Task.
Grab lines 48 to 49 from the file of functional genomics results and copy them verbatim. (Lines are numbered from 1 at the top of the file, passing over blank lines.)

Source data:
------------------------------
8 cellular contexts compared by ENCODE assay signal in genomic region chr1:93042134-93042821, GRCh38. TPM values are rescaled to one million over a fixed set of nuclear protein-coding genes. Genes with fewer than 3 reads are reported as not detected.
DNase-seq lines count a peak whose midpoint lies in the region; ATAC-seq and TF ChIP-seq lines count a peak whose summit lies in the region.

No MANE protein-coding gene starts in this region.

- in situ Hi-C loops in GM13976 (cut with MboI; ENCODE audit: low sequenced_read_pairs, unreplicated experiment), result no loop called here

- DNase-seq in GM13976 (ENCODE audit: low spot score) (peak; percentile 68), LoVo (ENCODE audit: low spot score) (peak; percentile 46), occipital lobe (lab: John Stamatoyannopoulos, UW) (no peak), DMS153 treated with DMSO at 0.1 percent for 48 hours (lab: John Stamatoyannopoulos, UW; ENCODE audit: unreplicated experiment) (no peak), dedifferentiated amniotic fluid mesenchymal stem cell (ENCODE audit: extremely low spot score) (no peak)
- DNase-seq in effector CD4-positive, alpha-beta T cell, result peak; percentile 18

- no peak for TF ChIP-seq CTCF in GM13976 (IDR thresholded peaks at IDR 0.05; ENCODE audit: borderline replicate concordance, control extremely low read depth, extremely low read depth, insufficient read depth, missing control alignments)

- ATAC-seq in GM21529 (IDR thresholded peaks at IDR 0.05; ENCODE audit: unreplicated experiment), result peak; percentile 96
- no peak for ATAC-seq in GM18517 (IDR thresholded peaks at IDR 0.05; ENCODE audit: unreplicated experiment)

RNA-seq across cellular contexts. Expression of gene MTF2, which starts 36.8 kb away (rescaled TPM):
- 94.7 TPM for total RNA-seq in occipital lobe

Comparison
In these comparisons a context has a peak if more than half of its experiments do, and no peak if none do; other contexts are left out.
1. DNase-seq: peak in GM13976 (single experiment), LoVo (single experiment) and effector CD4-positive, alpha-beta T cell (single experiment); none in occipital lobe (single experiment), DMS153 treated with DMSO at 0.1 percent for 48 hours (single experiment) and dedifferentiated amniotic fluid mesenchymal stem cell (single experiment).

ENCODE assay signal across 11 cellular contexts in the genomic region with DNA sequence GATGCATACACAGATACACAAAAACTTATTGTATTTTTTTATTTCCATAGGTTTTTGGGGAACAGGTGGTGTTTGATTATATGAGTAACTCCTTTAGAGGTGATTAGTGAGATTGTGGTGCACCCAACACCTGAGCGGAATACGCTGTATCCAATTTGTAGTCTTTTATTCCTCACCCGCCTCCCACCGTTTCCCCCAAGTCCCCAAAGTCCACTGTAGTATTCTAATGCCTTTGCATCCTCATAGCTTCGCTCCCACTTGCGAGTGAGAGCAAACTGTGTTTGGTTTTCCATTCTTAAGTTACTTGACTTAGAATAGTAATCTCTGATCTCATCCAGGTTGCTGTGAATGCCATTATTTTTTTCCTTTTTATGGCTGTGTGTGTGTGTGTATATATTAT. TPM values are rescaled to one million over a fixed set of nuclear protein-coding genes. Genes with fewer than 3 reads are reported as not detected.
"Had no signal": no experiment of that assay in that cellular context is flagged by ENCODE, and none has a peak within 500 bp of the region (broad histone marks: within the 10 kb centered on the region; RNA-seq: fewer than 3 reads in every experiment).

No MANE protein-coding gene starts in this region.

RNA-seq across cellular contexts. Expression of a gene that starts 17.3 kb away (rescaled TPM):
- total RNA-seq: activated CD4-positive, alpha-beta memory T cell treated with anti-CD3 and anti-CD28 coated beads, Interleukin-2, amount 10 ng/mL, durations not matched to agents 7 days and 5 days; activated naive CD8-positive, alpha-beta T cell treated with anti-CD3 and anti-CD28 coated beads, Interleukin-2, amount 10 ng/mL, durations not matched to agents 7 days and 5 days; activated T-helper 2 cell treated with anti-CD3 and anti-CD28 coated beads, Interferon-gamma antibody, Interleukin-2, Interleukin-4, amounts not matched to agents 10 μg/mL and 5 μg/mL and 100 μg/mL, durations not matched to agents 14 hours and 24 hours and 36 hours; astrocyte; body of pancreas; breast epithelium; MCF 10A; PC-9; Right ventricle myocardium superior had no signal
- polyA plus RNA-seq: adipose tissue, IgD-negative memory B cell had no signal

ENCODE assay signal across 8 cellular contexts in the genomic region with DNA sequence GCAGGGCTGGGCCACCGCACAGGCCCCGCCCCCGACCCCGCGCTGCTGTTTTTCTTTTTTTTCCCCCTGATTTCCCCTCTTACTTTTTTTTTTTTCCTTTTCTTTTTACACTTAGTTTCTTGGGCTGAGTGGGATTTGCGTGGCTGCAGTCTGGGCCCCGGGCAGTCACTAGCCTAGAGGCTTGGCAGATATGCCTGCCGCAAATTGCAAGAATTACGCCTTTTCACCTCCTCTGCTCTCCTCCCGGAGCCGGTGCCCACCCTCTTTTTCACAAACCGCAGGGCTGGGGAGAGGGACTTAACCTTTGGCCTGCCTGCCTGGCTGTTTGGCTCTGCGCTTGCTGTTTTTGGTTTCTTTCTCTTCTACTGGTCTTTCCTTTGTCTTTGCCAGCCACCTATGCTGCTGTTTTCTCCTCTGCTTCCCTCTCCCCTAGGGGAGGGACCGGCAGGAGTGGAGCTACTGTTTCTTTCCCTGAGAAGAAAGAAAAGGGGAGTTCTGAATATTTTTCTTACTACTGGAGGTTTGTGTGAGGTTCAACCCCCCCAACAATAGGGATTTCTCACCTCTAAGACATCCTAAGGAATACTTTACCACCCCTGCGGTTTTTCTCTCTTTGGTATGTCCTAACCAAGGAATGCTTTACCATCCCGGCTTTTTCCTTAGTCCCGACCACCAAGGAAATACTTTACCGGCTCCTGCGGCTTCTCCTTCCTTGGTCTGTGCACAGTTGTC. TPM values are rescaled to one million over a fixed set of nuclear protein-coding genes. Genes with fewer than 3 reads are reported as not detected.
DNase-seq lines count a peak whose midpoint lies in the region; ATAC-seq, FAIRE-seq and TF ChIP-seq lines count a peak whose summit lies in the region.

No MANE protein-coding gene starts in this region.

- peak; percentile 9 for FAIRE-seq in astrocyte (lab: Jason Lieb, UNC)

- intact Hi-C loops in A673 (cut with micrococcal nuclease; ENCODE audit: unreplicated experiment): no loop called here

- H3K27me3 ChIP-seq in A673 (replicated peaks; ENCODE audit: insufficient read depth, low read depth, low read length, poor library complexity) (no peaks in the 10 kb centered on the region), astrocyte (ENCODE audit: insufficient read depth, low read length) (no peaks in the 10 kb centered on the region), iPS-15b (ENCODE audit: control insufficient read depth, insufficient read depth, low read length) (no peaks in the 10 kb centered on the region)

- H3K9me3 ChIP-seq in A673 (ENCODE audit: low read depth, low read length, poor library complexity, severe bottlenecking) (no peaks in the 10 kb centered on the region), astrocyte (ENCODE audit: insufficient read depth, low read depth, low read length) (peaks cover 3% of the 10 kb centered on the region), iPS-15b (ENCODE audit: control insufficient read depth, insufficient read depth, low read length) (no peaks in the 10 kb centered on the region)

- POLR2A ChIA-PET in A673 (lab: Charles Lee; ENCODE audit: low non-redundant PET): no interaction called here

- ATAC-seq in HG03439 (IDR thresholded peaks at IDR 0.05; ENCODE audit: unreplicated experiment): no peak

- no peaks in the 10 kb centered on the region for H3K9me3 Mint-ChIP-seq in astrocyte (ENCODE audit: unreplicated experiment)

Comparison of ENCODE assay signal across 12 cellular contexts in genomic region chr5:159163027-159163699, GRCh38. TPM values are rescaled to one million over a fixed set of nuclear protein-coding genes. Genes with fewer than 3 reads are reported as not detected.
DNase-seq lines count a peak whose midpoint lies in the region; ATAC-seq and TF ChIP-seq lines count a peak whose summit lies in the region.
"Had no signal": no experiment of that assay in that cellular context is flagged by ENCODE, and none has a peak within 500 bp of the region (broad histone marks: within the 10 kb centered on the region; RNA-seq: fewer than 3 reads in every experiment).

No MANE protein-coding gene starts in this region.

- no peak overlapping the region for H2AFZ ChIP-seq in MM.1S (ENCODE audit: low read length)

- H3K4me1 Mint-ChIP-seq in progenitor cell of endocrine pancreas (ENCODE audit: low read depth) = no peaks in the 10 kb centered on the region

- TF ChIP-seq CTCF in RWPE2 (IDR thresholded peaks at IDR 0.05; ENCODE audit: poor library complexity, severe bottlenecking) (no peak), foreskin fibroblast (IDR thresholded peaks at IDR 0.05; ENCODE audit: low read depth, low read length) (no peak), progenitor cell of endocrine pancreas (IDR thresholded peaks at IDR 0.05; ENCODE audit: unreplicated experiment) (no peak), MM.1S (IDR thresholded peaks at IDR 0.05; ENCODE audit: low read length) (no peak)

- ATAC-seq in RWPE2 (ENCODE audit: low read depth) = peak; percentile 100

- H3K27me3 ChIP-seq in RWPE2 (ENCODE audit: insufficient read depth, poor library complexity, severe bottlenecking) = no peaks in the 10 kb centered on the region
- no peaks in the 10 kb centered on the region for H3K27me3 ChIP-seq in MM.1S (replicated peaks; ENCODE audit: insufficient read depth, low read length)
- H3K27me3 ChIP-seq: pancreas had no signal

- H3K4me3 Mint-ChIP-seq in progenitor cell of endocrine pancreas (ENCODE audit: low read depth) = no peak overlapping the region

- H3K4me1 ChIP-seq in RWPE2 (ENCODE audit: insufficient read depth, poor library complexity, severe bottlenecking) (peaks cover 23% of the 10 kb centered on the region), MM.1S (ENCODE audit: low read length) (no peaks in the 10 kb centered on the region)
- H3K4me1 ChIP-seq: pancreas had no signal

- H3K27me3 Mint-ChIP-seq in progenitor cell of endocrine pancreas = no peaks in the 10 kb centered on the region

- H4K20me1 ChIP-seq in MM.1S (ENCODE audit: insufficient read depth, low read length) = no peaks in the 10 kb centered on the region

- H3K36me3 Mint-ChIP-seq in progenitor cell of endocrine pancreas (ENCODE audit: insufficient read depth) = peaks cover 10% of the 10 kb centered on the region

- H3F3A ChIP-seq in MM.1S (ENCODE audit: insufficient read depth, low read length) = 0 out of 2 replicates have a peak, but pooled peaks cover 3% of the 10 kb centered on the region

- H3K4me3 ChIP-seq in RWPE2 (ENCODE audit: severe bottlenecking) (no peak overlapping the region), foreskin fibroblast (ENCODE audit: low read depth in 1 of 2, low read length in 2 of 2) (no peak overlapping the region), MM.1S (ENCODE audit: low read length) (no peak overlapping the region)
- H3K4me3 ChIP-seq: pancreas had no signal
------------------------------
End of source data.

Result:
- H3F3A ChIP-seq in MM.1S (ENCODE audit: insufficient read depth, low read length) = 0 out of 2 replicates have a peak, but pooled peaks cover 3% of the 10 kb centered on the region

- H3K4me3 ChIP-seq in RWPE2 (ENCODE audit: severe bottlenecking) (no peak overlapping the region), foreskin fibroblast (ENCODE audit: low read depth in 1 of 2, low read length in 2 of 2) (no peak overlapping the region), MM.1S (ENCODE audit: low read length) (no peak overlapping the region)